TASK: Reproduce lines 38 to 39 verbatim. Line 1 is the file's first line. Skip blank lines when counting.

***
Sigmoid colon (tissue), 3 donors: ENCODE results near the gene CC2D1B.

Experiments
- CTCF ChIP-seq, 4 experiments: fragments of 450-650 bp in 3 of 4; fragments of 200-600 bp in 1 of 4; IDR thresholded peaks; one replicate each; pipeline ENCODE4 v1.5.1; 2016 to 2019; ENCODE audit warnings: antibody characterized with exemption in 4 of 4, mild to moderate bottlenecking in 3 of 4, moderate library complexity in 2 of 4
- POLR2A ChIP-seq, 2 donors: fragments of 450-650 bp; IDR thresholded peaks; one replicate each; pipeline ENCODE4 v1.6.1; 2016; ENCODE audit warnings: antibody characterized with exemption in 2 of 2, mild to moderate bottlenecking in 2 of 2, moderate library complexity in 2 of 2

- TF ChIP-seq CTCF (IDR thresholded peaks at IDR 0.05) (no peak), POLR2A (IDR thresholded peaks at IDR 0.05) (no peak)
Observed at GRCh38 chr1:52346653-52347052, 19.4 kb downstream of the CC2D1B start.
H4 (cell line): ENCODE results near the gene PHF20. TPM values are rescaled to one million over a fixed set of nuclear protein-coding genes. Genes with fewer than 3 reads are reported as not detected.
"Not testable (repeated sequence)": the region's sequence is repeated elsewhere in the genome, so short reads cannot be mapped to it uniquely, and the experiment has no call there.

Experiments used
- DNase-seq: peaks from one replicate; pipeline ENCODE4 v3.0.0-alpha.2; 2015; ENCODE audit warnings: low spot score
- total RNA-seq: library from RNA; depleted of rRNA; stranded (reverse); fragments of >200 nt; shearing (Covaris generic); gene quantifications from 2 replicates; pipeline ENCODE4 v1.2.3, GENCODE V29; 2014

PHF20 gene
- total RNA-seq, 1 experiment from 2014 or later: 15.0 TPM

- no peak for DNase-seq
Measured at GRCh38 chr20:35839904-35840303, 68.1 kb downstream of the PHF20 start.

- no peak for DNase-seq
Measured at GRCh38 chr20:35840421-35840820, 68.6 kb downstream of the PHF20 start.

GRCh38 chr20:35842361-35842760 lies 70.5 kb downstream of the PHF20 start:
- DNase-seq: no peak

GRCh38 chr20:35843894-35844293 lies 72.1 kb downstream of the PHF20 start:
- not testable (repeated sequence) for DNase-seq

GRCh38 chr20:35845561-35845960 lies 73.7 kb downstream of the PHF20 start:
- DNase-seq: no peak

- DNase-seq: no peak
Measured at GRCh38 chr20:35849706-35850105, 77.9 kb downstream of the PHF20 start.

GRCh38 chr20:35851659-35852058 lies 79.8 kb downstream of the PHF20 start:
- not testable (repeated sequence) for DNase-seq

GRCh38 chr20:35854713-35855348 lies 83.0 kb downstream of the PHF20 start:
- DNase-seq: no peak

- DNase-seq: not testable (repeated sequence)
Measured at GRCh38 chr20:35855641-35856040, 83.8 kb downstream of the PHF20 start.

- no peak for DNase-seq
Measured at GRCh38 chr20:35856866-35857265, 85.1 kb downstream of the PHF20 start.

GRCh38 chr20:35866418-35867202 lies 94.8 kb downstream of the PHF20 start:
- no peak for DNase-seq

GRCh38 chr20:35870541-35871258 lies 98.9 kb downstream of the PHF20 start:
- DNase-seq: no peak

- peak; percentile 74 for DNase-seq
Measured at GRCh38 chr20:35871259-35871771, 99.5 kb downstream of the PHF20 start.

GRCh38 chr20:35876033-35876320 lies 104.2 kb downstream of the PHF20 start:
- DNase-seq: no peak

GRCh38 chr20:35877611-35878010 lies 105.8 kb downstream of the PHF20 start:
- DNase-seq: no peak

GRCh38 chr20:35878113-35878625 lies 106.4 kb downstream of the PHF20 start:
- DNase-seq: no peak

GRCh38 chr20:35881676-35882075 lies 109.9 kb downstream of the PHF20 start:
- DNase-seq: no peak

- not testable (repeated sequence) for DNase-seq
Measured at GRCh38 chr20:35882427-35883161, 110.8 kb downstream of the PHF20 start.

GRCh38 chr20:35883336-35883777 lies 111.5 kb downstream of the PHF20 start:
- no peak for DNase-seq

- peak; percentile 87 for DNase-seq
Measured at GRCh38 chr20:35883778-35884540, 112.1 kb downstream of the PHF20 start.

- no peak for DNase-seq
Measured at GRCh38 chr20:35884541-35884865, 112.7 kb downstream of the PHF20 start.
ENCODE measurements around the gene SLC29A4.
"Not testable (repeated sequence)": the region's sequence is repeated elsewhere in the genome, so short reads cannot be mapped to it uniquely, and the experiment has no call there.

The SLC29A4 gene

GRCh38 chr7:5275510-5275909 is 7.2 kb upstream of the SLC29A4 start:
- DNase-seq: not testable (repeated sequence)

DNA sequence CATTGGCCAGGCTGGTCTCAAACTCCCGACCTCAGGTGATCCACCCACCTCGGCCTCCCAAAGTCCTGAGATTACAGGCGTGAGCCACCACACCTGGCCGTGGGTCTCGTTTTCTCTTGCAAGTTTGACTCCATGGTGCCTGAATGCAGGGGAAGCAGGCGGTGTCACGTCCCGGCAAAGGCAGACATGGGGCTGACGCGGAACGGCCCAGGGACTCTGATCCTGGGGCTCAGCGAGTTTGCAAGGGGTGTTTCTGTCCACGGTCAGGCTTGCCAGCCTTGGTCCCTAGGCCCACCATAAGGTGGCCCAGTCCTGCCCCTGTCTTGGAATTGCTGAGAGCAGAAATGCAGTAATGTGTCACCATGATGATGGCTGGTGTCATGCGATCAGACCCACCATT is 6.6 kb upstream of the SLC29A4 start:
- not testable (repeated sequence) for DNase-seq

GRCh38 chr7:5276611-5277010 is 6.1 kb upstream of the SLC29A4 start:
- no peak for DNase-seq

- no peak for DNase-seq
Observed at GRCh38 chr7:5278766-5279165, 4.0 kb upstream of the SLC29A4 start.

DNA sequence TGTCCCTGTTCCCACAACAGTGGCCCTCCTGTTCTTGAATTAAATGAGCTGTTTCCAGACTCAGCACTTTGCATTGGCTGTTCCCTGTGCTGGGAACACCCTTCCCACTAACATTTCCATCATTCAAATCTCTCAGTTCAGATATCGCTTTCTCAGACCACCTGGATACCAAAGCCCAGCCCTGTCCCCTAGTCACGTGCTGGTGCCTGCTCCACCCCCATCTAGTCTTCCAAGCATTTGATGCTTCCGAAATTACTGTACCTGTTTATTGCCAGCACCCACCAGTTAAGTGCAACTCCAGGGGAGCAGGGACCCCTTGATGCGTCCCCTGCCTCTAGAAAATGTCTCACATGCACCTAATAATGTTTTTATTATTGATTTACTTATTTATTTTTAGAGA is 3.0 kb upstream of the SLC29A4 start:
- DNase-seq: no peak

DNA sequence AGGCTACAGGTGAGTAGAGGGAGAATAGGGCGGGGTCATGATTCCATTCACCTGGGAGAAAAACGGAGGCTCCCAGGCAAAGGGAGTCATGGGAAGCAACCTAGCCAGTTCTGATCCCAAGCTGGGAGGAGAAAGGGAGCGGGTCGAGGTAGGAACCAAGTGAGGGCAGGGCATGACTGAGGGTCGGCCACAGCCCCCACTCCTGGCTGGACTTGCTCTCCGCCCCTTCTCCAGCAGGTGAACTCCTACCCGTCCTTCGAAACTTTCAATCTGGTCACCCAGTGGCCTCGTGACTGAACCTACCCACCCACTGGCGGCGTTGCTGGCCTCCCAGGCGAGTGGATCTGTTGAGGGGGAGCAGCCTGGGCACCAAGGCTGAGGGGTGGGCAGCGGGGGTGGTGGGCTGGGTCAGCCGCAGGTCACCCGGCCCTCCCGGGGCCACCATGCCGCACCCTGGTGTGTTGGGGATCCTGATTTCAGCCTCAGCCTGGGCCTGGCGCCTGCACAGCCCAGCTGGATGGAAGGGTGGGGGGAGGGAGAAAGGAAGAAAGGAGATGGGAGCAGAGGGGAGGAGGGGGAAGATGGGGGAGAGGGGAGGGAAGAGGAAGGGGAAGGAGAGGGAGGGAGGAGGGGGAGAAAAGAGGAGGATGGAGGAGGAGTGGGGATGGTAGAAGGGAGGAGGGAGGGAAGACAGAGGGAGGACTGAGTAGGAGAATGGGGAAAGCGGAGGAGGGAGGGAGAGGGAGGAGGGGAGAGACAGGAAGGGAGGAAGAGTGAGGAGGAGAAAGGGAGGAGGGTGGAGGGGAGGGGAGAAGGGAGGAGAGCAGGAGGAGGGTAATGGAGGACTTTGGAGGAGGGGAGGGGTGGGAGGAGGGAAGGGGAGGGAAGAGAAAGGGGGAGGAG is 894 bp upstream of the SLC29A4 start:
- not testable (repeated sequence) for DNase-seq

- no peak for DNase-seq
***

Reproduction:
- peak; percentile 74 for DNase-seq
Measured at GRCh38 chr20:35871259-35871771, 99.5 kb downstream of the PHF20 start.